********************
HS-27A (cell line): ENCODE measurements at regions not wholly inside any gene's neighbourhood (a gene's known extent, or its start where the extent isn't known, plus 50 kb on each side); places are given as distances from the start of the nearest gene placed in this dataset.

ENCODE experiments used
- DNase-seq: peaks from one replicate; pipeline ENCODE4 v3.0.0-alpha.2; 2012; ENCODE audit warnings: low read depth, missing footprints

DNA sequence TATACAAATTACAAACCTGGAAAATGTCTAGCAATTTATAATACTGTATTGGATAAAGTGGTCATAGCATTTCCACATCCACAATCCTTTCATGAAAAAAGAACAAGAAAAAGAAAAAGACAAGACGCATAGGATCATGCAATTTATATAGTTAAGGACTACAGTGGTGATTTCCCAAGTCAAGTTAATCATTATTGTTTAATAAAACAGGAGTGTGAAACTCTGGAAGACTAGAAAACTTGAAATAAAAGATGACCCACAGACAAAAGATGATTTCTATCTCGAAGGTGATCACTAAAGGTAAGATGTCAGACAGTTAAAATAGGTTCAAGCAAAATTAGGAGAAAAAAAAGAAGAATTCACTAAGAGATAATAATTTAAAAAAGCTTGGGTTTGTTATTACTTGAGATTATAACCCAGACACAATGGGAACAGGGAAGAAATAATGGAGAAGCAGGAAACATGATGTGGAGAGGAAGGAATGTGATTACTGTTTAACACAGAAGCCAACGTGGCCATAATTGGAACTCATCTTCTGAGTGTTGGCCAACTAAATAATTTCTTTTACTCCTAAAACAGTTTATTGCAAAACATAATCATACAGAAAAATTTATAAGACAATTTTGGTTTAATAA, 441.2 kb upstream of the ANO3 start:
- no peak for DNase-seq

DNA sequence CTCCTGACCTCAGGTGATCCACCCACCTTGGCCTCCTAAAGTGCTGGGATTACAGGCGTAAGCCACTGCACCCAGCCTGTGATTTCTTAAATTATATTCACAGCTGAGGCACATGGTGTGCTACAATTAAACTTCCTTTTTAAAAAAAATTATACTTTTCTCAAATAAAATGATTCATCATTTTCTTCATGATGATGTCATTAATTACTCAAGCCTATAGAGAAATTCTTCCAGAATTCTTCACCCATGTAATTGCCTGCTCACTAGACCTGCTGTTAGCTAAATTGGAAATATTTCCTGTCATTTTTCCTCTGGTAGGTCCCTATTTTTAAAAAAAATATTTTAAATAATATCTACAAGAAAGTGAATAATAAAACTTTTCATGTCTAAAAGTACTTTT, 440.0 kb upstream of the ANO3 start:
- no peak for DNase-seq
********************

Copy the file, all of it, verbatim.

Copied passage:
HS-27A (cell line): ENCODE measurements at regions not wholly inside any gene's neighbourhood (a gene's known extent, or its start where the extent isn't known, plus 50 kb on each side); places are given as distances from the start of the nearest gene placed in this dataset.

ENCODE experiments used
- DNase-seq: peaks from one replicate; pipeline ENCODE4 v3.0.0-alpha.2; 2012; ENCODE audit warnings: low read depth, missing footprints

DNA sequence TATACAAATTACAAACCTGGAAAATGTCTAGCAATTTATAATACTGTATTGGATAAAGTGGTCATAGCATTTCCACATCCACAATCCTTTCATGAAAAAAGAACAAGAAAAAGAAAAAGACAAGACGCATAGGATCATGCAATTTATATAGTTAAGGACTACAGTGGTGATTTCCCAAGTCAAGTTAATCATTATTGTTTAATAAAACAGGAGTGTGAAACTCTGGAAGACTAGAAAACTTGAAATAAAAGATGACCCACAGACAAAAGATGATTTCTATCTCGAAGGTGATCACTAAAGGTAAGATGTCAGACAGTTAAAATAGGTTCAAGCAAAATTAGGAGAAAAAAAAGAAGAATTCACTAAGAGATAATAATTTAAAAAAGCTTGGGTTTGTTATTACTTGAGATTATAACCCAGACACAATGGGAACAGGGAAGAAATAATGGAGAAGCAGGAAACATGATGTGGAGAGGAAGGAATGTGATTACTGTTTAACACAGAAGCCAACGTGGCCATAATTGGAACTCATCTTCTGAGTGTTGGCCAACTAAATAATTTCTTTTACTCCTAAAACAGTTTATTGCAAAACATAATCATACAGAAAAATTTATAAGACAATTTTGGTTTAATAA, 441.2 kb upstream of the ANO3 start:
- no peak for DNase-seq

DNA sequence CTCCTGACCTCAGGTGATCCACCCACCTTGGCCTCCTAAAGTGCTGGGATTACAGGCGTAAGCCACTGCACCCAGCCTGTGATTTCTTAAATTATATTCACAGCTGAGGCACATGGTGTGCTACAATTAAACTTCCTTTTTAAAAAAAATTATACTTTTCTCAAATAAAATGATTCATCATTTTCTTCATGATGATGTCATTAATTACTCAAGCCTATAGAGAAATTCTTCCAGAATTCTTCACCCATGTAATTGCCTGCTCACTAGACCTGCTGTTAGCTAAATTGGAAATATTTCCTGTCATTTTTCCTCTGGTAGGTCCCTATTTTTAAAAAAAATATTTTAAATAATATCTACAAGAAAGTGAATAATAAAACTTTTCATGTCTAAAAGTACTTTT, 440.0 kb upstream of the ANO3 start:
- no peak for DNase-seq